The following is an alternate way to solve for sides a and c:

This alternate solution may be easier because no division is involved.

Example 2 : Solve the right triangle shown in Figure (b) if b = 8 and a = 13.

You can use the Pythagorean theorem to find the missing side, but trigonometric relationships are used instead. The two missing angle measurements will be found first and then the missing side.

Example 3: A large airplane (plane A) flying at 26,000 feet sights a smaller plane (plane B) traveling at an altitude of 24,000 feet. The angle of depression is 40°. What is the line of sight distance ( x ) between the two planes?

Figure 3 illustrates the conditions of this problem.

From Figure 3 , you can find the solution by using the sine of 40 °:

Example 4: A ladder must reach the top of a building. The base of the ladder will be 25′ from the base of the building. The angle of elevation from the base of the ladder to the top of the building is 64°. Find the height of the building (h) and the length of the ladder ( m ).

Figure 4 illustrates the conditions of this problem.

Example 5: A woodcutter wants to determine the height of a tall tree. He stands at some distance from the tree and determines that the angle of elevation to the top of the tree is 40°. He moves 30′ closer to the tree, and now the angle of elevation is 50°. If the woodcutter's eyes are 5′ above the ground, how tall is the tree?

Figure 5 can help you visualize the problem.

From the small right triangle and from the large right triangle, the following relationships are evident:

Substituting the first equation in the second yields:

Note that 5′ must be added to the value of x to get the height of the tree, or 90.06′ tall.

Example 6: Using Figure 6, find the length of sides x and y and the area of the large triangle.

Because this is an isosceles triangle, and equal sides are opposite equal angles, the values of x and y are the same. If the triangle is divided into two right triangles, the base of each will be 6. Therefore,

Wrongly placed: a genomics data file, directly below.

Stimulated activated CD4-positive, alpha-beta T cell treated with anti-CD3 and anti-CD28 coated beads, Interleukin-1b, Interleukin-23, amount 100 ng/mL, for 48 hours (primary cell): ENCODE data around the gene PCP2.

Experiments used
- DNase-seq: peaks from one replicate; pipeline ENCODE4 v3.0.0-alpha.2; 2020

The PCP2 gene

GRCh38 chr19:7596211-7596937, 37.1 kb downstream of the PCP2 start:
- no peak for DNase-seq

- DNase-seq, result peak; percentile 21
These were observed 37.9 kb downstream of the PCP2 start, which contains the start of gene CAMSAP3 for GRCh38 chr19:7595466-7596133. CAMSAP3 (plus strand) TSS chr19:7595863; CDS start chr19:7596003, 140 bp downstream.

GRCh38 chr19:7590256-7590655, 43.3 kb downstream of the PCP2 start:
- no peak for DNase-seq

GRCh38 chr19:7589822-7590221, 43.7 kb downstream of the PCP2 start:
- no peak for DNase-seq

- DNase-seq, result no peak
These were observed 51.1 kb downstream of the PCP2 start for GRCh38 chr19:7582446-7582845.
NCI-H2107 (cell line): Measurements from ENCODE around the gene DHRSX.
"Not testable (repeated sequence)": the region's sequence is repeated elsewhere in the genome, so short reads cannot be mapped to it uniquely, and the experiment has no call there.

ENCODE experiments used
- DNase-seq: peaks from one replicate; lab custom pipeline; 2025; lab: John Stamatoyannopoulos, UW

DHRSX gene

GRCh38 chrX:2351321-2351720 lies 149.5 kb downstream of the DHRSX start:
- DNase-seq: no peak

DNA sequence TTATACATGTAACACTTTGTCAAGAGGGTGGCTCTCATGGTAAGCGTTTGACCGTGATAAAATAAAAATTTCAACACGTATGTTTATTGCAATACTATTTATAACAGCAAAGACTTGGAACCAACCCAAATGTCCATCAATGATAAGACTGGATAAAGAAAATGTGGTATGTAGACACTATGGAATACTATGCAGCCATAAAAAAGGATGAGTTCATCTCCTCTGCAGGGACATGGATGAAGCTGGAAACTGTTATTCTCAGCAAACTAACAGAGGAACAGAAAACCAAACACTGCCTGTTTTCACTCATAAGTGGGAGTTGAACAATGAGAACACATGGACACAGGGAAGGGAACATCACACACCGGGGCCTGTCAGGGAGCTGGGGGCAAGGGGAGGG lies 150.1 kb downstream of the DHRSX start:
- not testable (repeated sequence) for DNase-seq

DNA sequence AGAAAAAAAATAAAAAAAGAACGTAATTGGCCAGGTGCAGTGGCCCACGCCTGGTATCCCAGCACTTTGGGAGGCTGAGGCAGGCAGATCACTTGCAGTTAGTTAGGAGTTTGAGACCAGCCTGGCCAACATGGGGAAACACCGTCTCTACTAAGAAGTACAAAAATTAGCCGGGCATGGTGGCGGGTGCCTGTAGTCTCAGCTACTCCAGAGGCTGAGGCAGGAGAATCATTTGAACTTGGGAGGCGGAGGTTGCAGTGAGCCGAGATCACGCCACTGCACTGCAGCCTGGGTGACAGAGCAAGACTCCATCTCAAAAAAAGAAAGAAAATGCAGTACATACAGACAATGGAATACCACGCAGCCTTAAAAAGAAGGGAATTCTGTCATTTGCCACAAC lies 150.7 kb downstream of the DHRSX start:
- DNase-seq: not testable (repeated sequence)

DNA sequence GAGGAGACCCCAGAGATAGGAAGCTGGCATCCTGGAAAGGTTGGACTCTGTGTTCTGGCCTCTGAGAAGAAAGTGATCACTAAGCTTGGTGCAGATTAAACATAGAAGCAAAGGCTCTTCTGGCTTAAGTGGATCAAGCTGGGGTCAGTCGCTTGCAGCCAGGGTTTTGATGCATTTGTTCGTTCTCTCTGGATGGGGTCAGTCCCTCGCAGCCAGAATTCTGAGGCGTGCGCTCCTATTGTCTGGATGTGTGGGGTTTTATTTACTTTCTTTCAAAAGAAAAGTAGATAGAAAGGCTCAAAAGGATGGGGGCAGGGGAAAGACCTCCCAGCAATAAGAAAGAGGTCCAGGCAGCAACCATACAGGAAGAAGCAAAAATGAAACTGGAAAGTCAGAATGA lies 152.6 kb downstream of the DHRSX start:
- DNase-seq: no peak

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## Right Triangle Questions

Multiple choice questions right triangle problems related to trigonometry with answers at the bottom of the page.

## Questions with their Answers

Question 10, question 11, question 12, more references and links.

## Chapter 4.2: Right Triangle Trigonometry

Using right triangle trigonometry to solve applied problems, using trigonometric functions.

In previous examples, we evaluated the sine and cosine in triangles where we knew all three sides. But the real power of right-triangle trigonometry emerges when we look at triangles in which we know an angle but do not know all the sides.

## How To: Given a right triangle, the length of one side, and the measure of one acute angle, find the remaining sides.

- For each side, select the trigonometric function that has the unknown side as either the numerator or the denominator. The known side will in turn be the denominator or the numerator.
- Write an equation setting the function value of the known angle equal to the ratio of the corresponding sides.
- Using the value of the trigonometric function and the known side length, solve for the missing side length.

## Example 5: Finding Missing Side Lengths Using Trigonometric Ratios

Find the unknown sides of the triangle in Figure 11.

We know the angle and the opposite side, so we can use the tangent to find the adjacent side.

We rearrange to solve for [latex]a[/latex].

We can use the sine to find the hypotenuse.